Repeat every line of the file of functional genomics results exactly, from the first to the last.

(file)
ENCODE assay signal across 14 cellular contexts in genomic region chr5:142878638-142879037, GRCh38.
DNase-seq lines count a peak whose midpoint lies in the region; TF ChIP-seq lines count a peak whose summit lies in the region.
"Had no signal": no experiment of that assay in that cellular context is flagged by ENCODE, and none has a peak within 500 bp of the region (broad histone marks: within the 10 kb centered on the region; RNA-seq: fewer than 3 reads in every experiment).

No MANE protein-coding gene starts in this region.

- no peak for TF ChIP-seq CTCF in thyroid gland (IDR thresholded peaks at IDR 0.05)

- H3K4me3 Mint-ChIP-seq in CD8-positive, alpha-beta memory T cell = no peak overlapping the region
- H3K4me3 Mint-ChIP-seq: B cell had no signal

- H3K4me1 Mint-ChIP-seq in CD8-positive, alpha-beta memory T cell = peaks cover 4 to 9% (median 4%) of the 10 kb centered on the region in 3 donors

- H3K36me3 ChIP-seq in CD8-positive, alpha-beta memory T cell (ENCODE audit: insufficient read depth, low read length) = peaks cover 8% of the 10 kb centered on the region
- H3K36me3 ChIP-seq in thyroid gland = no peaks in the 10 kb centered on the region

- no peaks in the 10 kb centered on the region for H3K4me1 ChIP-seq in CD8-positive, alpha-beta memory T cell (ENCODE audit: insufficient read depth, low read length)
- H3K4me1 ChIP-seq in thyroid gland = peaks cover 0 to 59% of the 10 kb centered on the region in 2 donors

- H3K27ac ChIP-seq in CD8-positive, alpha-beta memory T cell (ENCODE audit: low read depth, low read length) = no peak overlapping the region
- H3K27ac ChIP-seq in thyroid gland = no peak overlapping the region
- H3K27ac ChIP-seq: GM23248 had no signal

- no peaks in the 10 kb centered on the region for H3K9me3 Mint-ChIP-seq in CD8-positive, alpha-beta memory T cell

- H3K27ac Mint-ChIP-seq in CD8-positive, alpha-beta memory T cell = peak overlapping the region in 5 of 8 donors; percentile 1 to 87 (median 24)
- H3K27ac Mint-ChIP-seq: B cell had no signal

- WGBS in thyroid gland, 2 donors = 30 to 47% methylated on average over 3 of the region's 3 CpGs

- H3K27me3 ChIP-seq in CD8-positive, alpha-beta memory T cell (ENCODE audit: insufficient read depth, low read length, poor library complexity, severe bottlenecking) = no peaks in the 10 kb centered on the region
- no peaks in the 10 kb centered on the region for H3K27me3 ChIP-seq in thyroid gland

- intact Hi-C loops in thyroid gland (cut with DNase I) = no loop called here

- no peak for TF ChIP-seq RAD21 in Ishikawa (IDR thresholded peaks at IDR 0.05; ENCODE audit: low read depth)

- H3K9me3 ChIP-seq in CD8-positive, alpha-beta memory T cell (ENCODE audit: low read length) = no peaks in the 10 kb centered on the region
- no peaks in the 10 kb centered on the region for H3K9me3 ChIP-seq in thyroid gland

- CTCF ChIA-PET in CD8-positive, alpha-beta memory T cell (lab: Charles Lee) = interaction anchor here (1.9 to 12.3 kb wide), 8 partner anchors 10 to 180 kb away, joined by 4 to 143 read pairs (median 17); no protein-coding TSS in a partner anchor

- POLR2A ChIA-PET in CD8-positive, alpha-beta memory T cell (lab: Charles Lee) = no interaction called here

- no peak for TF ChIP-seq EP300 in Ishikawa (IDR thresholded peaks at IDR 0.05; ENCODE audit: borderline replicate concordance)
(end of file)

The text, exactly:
ENCODE assay signal across 14 cellular contexts in genomic region chr5:142878638-142879037, GRCh38.
DNase-seq lines count a peak whose midpoint lies in the region; TF ChIP-seq lines count a peak whose summit lies in the region.
"Had no signal": no experiment of that assay in that cellular context is flagged by ENCODE, and none has a peak within 500 bp of the region (broad histone marks: within the 10 kb centered on the region; RNA-seq: fewer than 3 reads in every experiment).

No MANE protein-coding gene starts in this region.

- no peak for TF ChIP-seq CTCF in thyroid gland (IDR thresholded peaks at IDR 0.05)

- H3K4me3 Mint-ChIP-seq in CD8-positive, alpha-beta memory T cell = no peak overlapping the region
- H3K4me3 Mint-ChIP-seq: B cell had no signal

- H3K4me1 Mint-ChIP-seq in CD8-positive, alpha-beta memory T cell = peaks cover 4 to 9% (median 4%) of the 10 kb centered on the region in 3 donors

- H3K36me3 ChIP-seq in CD8-positive, alpha-beta memory T cell (ENCODE audit: insufficient read depth, low read length) = peaks cover 8% of the 10 kb centered on the region
- H3K36me3 ChIP-seq in thyroid gland = no peaks in the 10 kb centered on the region

- no peaks in the 10 kb centered on the region for H3K4me1 ChIP-seq in CD8-positive, alpha-beta memory T cell (ENCODE audit: insufficient read depth, low read length)
- H3K4me1 ChIP-seq in thyroid gland = peaks cover 0 to 59% of the 10 kb centered on the region in 2 donors

- H3K27ac ChIP-seq in CD8-positive, alpha-beta memory T cell (ENCODE audit: low read depth, low read length) = no peak overlapping the region
- H3K27ac ChIP-seq in thyroid gland = no peak overlapping the region
- H3K27ac ChIP-seq: GM23248 had no signal

- no peaks in the 10 kb centered on the region for H3K9me3 Mint-ChIP-seq in CD8-positive, alpha-beta memory T cell

- H3K27ac Mint-ChIP-seq in CD8-positive, alpha-beta memory T cell = peak overlapping the region in 5 of 8 donors; percentile 1 to 87 (median 24)
- H3K27ac Mint-ChIP-seq: B cell had no signal

- WGBS in thyroid gland, 2 donors = 30 to 47% methylated on average over 3 of the region's 3 CpGs

- H3K27me3 ChIP-seq in CD8-positive, alpha-beta memory T cell (ENCODE audit: insufficient read depth, low read length, poor library complexity, severe bottlenecking) = no peaks in the 10 kb centered on the region
- no peaks in the 10 kb centered on the region for H3K27me3 ChIP-seq in thyroid gland

- intact Hi-C loops in thyroid gland (cut with DNase I) = no loop called here

- no peak for TF ChIP-seq RAD21 in Ishikawa (IDR thresholded peaks at IDR 0.05; ENCODE audit: low read depth)

- H3K9me3 ChIP-seq in CD8-positive, alpha-beta memory T cell (ENCODE audit: low read length) = no peaks in the 10 kb centered on the region
- no peaks in the 10 kb centered on the region for H3K9me3 ChIP-seq in thyroid gland

- CTCF ChIA-PET in CD8-positive, alpha-beta memory T cell (lab: Charles Lee) = interaction anchor here (1.9 to 12.3 kb wide), 8 partner anchors 10 to 180 kb away, joined by 4 to 143 read pairs (median 17); no protein-coding TSS in a partner anchor

- POLR2A ChIA-PET in CD8-positive, alpha-beta memory T cell (lab: Charles Lee) = no interaction called here

- no peak for TF ChIP-seq EP300 in Ishikawa (IDR thresholded peaks at IDR 0.05; ENCODE audit: borderline replicate concordance)